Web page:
When the Royal Order of Adjectives issued its decree,
the caste system was cast:
the Determiner came first,
for pronouns were all the rage;
for one needed to see how many of these nouns he/she/they/xe/xem were dealing with:
how many persons and/or things were in how many places
(or how many things were in how many persons & vice versa);
Opinion squeezed in third,
for it just had to be heard (but not quite over the numbers);
Size mattered but not as much as one’s opinion of it;
Age was just a number in May–December romances,
in which size trumped mileage;
Shape defined one’s lines & curves (& if those lines were super acute or downright obtuse);
Color filled in what was in these curves (like coloring books done right);
Origin/material was the stuff of what all those lines & colors were made of
(for all are more than the shape of their body or the color of their skin);
but the Qualifier,
closest to the noun it was describing,
gave the noun its true identity,
showing that the last shall be first & the first shall be last,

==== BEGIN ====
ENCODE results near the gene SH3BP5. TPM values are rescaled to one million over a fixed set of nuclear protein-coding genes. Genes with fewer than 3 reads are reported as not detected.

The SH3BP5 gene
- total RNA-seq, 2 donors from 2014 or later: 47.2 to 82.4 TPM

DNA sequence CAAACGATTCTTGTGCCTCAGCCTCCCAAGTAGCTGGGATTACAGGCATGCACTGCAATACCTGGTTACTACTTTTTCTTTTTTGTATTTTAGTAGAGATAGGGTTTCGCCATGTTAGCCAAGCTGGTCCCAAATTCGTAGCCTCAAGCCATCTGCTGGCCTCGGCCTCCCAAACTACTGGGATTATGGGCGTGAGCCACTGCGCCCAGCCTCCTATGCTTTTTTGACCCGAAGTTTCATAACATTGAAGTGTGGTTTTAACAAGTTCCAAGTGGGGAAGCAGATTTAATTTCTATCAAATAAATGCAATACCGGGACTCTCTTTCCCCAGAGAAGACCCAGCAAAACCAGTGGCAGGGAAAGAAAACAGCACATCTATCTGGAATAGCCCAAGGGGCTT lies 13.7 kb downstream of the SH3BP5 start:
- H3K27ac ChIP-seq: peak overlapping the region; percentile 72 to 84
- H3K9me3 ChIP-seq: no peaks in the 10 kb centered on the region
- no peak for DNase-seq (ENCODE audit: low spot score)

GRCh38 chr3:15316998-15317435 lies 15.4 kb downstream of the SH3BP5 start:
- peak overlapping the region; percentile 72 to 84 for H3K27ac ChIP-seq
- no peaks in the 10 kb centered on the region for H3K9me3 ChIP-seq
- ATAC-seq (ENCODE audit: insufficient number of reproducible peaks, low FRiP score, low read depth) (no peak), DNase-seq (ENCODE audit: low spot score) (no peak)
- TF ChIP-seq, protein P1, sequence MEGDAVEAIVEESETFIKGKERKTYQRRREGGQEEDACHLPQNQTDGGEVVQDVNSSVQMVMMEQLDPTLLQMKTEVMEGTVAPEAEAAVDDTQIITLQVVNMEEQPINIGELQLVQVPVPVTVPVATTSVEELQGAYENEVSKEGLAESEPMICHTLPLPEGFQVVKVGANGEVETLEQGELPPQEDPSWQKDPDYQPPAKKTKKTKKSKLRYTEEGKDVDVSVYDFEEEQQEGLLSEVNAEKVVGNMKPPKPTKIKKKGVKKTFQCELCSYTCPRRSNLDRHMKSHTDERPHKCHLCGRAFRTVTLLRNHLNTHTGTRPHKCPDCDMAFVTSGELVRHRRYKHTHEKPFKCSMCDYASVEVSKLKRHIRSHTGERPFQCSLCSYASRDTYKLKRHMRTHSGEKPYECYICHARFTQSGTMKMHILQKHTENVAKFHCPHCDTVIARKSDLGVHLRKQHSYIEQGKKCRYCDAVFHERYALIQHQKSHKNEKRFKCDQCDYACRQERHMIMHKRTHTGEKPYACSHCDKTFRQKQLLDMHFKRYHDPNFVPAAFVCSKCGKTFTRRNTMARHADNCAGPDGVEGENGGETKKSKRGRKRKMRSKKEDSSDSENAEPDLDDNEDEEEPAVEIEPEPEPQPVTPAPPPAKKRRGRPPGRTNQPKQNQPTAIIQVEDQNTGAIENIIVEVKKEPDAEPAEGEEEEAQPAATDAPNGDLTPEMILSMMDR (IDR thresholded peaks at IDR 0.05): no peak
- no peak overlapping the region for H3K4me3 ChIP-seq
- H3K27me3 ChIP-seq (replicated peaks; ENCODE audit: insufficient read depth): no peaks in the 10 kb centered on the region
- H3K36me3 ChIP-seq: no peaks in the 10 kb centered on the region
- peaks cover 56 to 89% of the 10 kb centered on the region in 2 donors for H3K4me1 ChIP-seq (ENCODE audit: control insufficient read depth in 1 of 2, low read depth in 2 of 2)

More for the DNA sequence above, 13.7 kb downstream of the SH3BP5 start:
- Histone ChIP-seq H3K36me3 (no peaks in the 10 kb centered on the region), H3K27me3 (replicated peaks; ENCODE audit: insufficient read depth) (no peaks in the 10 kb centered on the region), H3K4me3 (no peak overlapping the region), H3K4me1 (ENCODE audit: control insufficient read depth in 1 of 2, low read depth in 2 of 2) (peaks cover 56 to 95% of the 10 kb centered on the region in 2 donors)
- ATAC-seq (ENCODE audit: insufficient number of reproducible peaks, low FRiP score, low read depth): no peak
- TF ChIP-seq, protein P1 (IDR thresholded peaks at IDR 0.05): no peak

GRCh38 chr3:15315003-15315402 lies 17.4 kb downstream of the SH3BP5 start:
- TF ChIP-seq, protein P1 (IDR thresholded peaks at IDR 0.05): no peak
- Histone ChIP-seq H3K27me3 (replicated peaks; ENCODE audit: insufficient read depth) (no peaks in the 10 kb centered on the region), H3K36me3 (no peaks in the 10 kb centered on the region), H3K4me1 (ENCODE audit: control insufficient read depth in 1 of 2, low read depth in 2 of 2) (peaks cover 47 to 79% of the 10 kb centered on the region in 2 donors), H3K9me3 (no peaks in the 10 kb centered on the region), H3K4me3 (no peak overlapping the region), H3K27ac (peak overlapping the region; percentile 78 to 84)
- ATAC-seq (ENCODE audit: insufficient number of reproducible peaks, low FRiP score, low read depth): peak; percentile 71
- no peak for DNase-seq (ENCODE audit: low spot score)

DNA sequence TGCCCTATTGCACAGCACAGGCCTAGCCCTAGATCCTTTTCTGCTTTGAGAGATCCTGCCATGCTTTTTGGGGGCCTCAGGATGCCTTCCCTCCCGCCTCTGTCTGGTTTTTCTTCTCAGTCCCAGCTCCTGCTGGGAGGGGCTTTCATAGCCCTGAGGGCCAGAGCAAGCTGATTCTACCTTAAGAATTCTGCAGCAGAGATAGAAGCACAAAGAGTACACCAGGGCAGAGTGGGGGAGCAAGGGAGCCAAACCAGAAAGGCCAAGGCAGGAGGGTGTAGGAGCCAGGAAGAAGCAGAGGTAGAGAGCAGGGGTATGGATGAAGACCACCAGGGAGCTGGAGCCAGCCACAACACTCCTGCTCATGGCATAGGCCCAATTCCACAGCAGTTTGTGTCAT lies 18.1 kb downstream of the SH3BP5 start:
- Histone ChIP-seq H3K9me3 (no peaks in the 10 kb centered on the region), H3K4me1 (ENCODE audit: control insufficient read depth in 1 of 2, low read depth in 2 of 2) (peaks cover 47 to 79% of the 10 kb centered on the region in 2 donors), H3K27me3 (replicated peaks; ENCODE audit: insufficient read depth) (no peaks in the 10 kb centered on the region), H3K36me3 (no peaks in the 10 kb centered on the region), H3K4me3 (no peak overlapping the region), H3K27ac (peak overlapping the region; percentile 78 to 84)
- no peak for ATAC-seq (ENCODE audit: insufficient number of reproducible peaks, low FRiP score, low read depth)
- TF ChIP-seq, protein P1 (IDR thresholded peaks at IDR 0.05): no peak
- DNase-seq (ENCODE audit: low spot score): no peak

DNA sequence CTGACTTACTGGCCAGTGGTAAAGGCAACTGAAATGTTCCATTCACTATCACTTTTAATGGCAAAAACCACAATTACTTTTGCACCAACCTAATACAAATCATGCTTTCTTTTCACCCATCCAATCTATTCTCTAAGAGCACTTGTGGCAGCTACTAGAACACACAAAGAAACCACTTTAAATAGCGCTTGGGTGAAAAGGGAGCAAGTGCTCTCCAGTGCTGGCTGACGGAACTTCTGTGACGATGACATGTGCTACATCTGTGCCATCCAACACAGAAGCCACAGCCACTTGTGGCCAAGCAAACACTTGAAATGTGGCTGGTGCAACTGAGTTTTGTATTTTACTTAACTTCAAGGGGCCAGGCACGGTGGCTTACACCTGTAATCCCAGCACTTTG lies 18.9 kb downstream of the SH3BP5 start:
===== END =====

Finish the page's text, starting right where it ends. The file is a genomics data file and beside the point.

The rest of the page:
for as important as pronouns were,
they weren’t fully qualified to describe a noun.
On a separate Post-It, the sentence, “Our single sassy 25-years-young hourglass-shaped whitish fleshy female human was making time with the married 50-year-old quarterback-built tannish fleshier male human,” did not tell but certainly showed why it was best to limit oneself to three adjectives for describing one noun.
For more information on the Royal Order of Adjectives: https://www.grammarly.com/blog/adjective-order/#:~:text=In%20English%2C%20the%20proper%20order,the%20Royal%20Order%20of%20Adjectives.